Known to many modern day fans as a soft-spoken '80s WWF announcer, in the '60s and '70s, Lord Alfred Hayes was a top drawing heel who could rile up a crowd. He was also respected as one of the toughest wrestlers ever the lace a pair of boots.
Was it all glamour?
Was it all English roses?
Find out as Hayes lets his proper British hair down.
In this two-part interview, Lord Alfred Hayes discusses:
- Being one of the tougher wrestlers in the business.
- The hazards of being a heel.
- Meeting a very young Andre The Giant.
- How Lou Thesz took care of an English wrestling bully.
- His thoughts on Stan Hansen.
- His thoughts on the Von Erichs.
- Why you don't tell the Don "The Spolier" Jardine you don't like Country music.
- The real reason why people call him Lord.
These topics and many others are addressed by Lord Al Hayes in Wrestling Perspective Issues #88 & 89.
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Then read excerpts from the Lord Alfred Hayes Interview:
Hayes On Vince McMahon: "(Vince McMahon) really is a maestro, I don't know a word to describe him, but he knows that television business, the wrestling side of it, inside out. Other things he doesn't know. Like he tried to get into other things and they took all of his money."
Hayes On The World Bodybuilding Federation: "Bodybuilders are usually stupid. They're usually very stupid people, but they sure took Vince for a ride. (laughs) Oh, millions."
Hayes On Dusty Rhodes: "I hate to speak ill of anybody, but Dusty (Rhodes) was unto himself. Everything unto himself."
Hayes On McMahon & Rhodes: "Vince used (Dusty Rhodes), I say used him. He didn't exploit him, but he used him."
Hayes On Karl Gotch:"If (Karl Gotch) thought that you were, use the term lightly, pansyish, he would really scrunch you down. But if he thought people accepted you as a good wrestler, then he was fine."
Hayes On His Injuries: "I used to be about 6 feet tall. I'm now about 5'6" because I had my fourth vertebrae removed. I actually had a broken back and didn't know it....to tell you why I went in there, my left leg was paralyzed, I couldn't use it. It was like a piece of rubber."
Hayes On His First Managing Job: "I did some managing that I didn't really want to do, but I did it up in Minneapolis. Verne Gagne persuaded me to. I said to him, 'No, I don't want to be a manager because when you’re a manager, you go in and you do the main event and the wrestler gets the money and you who do all the work and all the talking get nothing.' So he said, 'I'll pay you what the main event gets.' So that's how much he wanted me to manage."
Hayes On Why He Didn't Book The Central States Promotion: "I said, '(Bob Brown is) the fellow you've got to get rid of. He's the guy who's dragging your territory down the most. He's been there since Adam and Eve in the Garden. You know, people just don't like him.' He was a heel, but 'it's not that they don't like him because he's a heel. They just don't like him, Pat.' So he said, 'Well, you know, Bob Giegel wants him in here.' So I said, 'In that case, I don't want the book.' (laughs) Because I could only see failure, which it was so."
Hayes On Rabid Fans: "Another time, up in Montreal, as I came out, a fellow belabored me with a pair of knuckle-dusters on his hand and he cut my eye. I had eight stitches above the eye. That was in Montreal. That wasn't a very nice experience either."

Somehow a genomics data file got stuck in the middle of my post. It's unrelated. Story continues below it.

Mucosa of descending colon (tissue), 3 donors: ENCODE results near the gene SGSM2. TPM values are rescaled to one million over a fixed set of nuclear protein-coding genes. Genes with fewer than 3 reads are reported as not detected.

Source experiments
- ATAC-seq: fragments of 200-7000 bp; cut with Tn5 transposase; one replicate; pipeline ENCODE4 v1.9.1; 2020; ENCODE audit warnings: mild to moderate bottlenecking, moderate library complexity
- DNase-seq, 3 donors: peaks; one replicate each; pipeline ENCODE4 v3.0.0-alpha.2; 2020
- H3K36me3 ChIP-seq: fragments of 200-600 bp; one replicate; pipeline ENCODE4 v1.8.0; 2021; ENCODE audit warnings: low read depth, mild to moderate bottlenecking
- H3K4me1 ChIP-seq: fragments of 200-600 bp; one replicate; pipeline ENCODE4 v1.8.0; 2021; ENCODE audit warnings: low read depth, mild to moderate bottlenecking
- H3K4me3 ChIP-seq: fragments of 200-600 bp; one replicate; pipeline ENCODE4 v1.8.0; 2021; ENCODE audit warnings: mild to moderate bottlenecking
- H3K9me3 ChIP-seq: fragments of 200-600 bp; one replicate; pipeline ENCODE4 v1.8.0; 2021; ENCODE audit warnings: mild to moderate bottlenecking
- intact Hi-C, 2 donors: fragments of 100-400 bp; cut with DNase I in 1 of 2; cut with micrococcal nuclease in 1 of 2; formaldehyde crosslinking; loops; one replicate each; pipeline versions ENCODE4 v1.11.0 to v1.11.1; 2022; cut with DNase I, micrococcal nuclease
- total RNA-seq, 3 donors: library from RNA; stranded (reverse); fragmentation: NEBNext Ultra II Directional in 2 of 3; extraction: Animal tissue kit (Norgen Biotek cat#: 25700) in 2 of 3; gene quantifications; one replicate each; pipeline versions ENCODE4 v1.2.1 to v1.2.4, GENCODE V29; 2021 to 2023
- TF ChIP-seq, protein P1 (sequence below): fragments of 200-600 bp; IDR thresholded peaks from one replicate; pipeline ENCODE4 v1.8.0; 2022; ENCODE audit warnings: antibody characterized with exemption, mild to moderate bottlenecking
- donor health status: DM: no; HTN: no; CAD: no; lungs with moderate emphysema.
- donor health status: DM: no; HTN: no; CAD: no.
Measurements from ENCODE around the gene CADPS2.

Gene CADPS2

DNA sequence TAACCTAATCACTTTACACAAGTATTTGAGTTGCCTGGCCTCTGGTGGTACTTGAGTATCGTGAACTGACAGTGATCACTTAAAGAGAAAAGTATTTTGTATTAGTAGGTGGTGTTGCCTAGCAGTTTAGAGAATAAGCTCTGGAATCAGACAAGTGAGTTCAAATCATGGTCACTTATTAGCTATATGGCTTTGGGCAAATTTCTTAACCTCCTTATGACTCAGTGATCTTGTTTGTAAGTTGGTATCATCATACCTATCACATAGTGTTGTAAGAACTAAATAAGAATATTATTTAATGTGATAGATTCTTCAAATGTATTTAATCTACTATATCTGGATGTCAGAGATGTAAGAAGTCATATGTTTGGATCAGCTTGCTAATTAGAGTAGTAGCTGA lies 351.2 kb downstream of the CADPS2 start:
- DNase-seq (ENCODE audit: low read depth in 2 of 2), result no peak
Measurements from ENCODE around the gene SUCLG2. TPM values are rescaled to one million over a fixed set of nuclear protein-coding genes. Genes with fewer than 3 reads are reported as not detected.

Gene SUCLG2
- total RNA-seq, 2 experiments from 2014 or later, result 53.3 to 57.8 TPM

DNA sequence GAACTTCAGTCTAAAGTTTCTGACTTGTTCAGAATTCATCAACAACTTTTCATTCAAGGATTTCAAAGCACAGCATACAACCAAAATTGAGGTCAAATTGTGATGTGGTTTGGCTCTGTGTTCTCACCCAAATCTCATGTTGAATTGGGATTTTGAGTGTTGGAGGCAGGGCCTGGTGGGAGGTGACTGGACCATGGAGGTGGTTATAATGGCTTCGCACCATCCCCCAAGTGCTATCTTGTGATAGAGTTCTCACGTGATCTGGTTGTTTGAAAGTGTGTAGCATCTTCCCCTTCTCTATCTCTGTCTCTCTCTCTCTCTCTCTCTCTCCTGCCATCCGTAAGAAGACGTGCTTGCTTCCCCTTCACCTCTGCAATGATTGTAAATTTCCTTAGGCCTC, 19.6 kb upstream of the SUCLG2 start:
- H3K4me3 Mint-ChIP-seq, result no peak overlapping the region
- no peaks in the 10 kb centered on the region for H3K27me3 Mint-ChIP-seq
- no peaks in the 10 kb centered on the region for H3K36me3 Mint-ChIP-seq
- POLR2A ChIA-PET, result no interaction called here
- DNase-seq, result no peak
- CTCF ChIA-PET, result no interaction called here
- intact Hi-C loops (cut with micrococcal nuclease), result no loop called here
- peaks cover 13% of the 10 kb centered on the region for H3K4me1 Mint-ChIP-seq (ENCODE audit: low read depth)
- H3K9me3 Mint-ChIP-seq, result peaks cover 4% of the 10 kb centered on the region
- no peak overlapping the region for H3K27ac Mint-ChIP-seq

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Hayes On Hulk Hogan: "(Hulk Hogan is) full of charisma and he's great and I think the Hulk, he was the forerunner of modern wrestling as it is today."
Hayes On Brusier Brody: "Basically, (Bruiser Brody) was a good fellow. But also, he had this tough man thing of how tough he was. And I think that was the cause of his demise in the end."
What Else Will You Find In Issues #88 & 89?
David Skolnick explains why the WWF's initial decision not to purchase WCW was good for the wrestling industry.
The Phantom of the Ring provids a historical look at African-Americans in pro wrestling as he reviews two wrestling books: The Rock Says and Black Stars of Professional Wrestling.
Paul MacArthur and David Skolnick give their Annual Wrestling Perspective Awards as they pick the best of the best ... and explain why they're right.
Dusty Rhodes gets the Editors' Award for Lifetime Acheivement Award.
The Phantom of the Ring and Bill "Potshot" Kunkel unleash "The Phannies" The worst of the worst!
What's a Phannie? Well, here's one for you.
WORST PERFORMER - Goldberg. The clumsiest wrestler this side of Ahmed Johnson, Goldberg has spent much of 2000 on the disabled list. At whose hands did Goldberg suffer his injuries? Why his own, of course. Remember the bit where he decided to break the car window with his own forearm and ended up almost severing his arteries in the process? When he’s not busy disabling himself, he sees to it that his opponents have their careers shortened as well. Witness the spear on Bret Hart that ultimately forced him to retire. WCW has few enough credible stars as it is, they certainly can't afford to lose any more to this crowbar.
Dishonorable Mention - David Flair. Imagine the humiliation produced by the fact that Shane McMahon is a better performer than you are --.and you’re Ric Flair’s son! Living proof that talent is not necessarily inherited -- unless David really was adopted. At least Greg Gagne knows how Little David feels.
These are two great issues you shouldn't pass up.
Order Issues #88 & 89 today.
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